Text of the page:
People who live with borderline personality disorder (BPD) find it difficult to regulate their emotions, which can be very intense, and to deal with stress. This can cause them to prey on the people in their life. As a result, they often have turbulent relationships which are as difficult for the other people in them as the BPD is for the person living with it. If you are living with someone who has BPD, this is not news to you, but you may feel lost on how to do anything.
Daniel S. Lobel, PhD, a clinical psychologist specializing in supporting loved ones of people with BPD, has advice on how to help you, your partner, and your relationship reach a healthier place.
Learn more about borderline personality disorder
Living with borderline personality disorder – or living with someone who has it – can be isolating. People with BPD and those who live with them often feel totally alone. Education is essential, especially with regard to the behaviors that accompany the disease.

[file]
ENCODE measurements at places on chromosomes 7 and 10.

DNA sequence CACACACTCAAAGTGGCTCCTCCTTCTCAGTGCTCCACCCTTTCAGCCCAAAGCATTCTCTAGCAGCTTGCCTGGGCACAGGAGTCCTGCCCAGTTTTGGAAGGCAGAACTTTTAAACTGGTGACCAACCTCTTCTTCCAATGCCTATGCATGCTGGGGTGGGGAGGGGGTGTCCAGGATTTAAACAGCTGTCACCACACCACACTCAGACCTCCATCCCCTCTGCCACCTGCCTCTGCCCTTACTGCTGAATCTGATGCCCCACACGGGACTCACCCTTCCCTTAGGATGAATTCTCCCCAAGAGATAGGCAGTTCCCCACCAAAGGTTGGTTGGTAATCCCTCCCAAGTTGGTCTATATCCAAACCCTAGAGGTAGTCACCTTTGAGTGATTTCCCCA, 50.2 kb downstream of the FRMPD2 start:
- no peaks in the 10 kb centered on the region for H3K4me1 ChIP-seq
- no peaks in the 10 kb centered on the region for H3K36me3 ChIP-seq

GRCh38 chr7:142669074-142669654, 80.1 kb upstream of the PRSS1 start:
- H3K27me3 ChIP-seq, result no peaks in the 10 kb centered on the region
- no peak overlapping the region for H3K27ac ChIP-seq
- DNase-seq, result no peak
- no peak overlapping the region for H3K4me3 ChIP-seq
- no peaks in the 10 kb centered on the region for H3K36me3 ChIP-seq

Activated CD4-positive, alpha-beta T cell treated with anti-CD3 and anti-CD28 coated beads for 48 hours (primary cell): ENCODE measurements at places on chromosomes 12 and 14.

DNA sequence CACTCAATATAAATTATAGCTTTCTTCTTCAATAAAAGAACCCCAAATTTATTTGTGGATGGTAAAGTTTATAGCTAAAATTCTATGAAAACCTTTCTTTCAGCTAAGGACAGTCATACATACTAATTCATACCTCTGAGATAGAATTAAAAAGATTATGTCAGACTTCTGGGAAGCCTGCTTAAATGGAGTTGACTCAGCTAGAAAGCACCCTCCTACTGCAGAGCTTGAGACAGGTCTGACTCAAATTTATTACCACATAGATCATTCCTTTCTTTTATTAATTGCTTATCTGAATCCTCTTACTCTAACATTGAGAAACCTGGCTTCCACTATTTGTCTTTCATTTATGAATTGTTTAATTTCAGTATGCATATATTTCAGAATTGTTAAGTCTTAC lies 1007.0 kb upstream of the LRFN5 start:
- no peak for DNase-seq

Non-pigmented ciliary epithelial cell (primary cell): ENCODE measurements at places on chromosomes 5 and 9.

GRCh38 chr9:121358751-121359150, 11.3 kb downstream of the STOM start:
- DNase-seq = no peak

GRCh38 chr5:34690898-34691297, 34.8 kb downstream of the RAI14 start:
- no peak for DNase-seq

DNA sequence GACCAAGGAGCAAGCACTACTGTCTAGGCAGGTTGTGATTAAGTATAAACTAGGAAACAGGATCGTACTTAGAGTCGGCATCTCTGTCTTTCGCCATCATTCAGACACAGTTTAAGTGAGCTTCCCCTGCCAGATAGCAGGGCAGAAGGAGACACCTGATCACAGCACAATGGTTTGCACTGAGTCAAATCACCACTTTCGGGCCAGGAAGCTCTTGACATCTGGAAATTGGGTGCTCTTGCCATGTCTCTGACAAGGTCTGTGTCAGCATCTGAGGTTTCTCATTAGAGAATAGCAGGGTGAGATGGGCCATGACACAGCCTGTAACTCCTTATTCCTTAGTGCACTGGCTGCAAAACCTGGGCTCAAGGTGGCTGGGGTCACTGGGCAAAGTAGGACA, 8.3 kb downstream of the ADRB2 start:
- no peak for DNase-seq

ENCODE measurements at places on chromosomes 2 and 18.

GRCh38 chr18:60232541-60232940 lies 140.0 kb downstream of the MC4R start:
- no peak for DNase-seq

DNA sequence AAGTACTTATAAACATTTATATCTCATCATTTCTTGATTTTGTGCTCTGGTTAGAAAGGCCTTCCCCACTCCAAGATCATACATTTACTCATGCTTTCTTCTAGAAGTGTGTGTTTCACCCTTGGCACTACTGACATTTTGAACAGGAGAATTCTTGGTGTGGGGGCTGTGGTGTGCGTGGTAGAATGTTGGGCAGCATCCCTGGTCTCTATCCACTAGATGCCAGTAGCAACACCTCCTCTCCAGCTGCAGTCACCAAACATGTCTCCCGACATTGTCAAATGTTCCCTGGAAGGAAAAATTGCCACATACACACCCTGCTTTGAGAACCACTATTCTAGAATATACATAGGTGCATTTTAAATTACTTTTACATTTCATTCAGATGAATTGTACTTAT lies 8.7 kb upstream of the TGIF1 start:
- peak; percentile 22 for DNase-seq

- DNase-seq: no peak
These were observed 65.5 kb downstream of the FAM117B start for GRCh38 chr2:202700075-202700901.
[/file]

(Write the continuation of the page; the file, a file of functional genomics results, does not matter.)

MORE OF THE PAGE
People with BPD tend to pick on the person who doesn’t, Lobel says. “So people who live with people with BPD end up feeling bad about themselves.”
Learning how BPD causes it helps people who don’t have it understand that it isn’t them. Lobel suggests these sites to learn more about borderline personality disorder and find support:
Take care of yourself first
Before you do anything, “you have to stop the person from harming you in order to move forward in the relationship,” Lobel says. Trying to help them when you are being treated badly – being yelled at, living with passive aggressive behavior – is not safe for you and likely won’t help your partner.
Instead, he says, the first step is to set a limit for your well-being. He suggests saying to your partner, “I can’t be with you until I’m okay, and in order for me to be okay, I have to keep you from hurting me.”
If your partner says he can’t stop, he’ll likely need professional help before you can make any progress. The point of this step, says Lobel, is to let your partner know, “you have to stop abusing me or we have nowhere to go.”
Define – and respect – limits